You may double cleanse your skin, but how often are you cleaning your makeup brushes?
As a makeup artist it is part of my routine to clean brushes after each use. If a facial client at Rescue wants a makeup touch up, the last thing I would ever want to do is dust a freshly exfoliated face with a dirty brush. Squeaky clean tools are critical! At home I do my best to scrub my brushes often but don’t always keep quite as strict of a routine. Often when I feel my skin is looking a little lackluster, I know my brushes are due for a deep cleanse.
Cleaning removes dust, oil, dead skin, makeup pigment, and germs from your brushes. It is important for your skin that you wash your tools regularly. Once a week is a great goal if after each use is not an option. Any brush that you use with moist products like foundation, lip color or gel eyeliner must be cleaned more frequently than powder or shadow brushes (bacteria likes moisture). Also, brushes caked with products like foundation or concealer simply won’t perform as well during application.
There are some great brush cleaners on the market, but luckily there are a few things you already have at home that can do the trick.
- Dish Soap – It removes oil and debris from your dinnerware and will do the same for your brushes. You can always find a great natural or organic version too! This is actually my favorite thing to wash brushes with. I use a professional brush cleaner in my kit, but I still like to rinse away any residue with dish soap. It’s like a double cleanse for brushes!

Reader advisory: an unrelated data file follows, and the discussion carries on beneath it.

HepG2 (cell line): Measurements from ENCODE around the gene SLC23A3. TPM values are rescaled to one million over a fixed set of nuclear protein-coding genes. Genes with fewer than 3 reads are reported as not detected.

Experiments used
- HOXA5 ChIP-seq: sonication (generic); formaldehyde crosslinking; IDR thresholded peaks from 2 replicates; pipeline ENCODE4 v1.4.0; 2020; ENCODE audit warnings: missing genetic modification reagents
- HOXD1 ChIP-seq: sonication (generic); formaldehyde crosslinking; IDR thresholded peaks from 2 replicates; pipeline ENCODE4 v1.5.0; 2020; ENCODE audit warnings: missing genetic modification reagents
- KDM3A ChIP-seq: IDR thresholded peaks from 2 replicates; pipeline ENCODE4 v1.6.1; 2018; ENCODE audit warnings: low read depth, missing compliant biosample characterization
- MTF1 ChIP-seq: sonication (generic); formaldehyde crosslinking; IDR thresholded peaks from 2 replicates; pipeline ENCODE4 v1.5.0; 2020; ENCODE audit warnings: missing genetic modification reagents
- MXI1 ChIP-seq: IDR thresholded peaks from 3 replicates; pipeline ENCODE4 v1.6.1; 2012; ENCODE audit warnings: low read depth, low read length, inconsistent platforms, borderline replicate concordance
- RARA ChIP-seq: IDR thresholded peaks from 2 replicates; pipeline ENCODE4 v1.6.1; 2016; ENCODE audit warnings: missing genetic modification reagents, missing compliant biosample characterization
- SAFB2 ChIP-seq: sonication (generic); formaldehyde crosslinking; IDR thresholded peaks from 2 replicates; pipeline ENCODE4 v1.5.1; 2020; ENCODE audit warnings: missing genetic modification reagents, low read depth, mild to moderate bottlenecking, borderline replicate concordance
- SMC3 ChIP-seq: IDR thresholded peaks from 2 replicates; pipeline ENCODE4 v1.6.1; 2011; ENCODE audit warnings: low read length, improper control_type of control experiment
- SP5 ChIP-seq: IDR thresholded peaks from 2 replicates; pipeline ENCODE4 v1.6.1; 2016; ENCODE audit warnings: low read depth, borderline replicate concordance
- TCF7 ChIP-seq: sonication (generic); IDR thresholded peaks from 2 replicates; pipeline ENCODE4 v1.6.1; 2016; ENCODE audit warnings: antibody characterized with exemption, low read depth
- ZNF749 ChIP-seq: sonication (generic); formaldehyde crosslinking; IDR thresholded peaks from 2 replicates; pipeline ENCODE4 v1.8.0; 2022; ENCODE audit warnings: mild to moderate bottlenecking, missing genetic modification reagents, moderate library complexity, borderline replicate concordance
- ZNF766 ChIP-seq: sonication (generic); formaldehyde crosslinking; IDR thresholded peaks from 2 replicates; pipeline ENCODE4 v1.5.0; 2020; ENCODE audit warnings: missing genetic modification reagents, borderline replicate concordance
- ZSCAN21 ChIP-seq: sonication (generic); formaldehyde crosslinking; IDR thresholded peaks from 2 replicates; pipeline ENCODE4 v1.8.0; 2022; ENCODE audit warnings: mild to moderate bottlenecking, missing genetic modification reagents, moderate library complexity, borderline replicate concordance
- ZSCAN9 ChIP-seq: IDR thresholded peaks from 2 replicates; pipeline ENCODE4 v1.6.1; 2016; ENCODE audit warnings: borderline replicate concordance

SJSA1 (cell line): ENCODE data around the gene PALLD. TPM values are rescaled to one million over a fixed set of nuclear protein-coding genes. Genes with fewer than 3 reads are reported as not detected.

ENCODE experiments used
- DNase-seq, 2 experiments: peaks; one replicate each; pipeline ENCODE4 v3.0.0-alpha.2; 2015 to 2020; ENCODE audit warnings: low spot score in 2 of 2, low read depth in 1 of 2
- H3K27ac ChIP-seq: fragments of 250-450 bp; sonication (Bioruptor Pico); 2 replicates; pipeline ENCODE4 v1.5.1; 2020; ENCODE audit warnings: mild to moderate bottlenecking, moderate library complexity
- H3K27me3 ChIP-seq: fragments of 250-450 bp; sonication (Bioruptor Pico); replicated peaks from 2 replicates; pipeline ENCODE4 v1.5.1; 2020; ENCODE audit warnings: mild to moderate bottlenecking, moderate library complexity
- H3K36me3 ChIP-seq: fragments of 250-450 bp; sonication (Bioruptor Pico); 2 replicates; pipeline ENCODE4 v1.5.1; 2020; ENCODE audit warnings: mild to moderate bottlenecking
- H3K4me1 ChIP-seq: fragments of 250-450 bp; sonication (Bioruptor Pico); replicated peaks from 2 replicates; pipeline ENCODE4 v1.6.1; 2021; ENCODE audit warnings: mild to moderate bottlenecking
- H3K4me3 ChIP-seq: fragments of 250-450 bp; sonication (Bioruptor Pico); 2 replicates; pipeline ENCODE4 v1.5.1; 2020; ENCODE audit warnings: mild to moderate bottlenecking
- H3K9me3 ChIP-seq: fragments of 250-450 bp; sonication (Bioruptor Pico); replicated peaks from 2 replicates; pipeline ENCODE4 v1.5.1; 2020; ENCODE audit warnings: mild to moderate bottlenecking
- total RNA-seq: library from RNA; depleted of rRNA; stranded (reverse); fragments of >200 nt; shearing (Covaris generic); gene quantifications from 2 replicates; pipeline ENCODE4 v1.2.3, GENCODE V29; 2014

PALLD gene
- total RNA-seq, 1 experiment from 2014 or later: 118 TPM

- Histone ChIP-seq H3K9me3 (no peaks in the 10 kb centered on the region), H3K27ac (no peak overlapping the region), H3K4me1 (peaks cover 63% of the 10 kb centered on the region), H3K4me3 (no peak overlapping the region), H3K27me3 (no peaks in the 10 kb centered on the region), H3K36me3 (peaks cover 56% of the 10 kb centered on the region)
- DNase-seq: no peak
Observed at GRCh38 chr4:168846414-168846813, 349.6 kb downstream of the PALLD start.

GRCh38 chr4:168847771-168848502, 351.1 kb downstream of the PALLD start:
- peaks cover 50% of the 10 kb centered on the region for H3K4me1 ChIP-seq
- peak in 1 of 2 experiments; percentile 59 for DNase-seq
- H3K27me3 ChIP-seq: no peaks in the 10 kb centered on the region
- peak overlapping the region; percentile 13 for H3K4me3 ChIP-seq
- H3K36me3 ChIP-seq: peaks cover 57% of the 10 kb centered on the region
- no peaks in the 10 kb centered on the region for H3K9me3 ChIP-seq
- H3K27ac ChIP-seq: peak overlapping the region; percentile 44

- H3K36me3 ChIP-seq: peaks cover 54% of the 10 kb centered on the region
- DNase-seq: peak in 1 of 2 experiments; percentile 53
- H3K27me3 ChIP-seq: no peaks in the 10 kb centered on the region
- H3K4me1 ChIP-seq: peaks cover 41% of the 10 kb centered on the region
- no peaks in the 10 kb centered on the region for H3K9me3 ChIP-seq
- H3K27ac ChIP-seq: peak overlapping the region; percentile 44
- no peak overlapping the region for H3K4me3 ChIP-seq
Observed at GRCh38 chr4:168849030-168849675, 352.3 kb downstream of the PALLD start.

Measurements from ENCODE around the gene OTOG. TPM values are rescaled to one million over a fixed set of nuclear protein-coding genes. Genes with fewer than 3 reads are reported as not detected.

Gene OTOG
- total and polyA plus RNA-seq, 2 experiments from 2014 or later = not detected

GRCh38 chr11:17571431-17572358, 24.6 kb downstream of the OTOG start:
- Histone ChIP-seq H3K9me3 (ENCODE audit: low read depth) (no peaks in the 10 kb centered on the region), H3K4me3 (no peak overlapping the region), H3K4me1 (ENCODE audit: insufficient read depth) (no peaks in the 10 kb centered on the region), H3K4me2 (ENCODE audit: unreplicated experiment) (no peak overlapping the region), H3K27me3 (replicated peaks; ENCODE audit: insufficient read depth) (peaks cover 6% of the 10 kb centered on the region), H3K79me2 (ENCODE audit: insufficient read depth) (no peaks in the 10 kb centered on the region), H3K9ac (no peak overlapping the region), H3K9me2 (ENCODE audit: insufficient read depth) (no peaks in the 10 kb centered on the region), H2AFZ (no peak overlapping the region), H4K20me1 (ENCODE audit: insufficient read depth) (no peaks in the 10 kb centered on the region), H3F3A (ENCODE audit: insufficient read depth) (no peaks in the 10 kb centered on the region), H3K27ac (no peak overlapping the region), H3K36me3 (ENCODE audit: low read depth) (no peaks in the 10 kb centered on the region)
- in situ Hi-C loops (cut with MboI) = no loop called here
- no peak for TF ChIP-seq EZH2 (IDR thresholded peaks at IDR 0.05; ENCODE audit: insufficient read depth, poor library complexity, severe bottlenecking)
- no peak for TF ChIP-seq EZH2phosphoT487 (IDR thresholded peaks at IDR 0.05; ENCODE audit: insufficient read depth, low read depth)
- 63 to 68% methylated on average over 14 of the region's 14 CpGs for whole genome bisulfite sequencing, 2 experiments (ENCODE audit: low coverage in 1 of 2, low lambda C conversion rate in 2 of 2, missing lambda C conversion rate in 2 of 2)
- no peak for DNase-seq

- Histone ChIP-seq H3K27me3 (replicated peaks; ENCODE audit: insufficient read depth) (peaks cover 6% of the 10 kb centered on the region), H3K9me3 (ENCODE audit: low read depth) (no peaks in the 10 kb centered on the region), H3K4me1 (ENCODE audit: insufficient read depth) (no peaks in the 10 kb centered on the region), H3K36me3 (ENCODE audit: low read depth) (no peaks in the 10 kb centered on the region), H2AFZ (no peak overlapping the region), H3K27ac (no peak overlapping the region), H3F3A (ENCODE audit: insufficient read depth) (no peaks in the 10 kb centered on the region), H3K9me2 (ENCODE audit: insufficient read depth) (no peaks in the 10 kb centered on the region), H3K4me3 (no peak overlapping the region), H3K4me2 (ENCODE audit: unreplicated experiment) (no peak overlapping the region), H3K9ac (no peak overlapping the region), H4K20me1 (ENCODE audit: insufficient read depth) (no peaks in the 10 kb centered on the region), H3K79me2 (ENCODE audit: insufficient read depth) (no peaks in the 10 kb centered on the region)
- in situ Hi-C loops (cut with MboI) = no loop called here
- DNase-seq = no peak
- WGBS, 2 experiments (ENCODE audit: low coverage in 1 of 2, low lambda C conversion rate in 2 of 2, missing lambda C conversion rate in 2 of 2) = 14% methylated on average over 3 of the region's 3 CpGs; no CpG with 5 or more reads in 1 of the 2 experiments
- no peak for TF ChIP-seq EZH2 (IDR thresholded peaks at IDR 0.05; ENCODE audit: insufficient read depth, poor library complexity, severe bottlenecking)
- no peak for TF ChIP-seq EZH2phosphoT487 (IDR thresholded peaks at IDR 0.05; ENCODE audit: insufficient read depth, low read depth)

- Clarifying Shampoo – It removes product build up and residue in your hair and will do the same for your brush bristles. This type of shampoo typically isn’t meant to be used as a daily shampoo so it could be a great way to make use of excess product. Keeping your makeup brushes in the bathroom and close to the shampoo makes a quick brush bubble bath a little easier too.
- Baby Shampoo – these shampoos are pretty mild so brushes may not get squeaky clean (i.e. they may retain some stains and residue) but you can at least rinse away a good bit of dirt and debris.
Just like washing your face, keep your water temperature warm enough to help rinse away cleanser but never hot. Hot water can break down the adhesive that hold the bristles together in the brush. If residue is super caked you can add a few drops of oil (jojoba or olive is great) to your brush shampoo. Finally, always lay brushes flat on towel to dry.
Well cared for brushes can last for years. Make cleaning your brushes part of your skincare ritual and you will love how beautiful your skin looks with and without makeup.
Rescue Spa Makeup Artist, April Read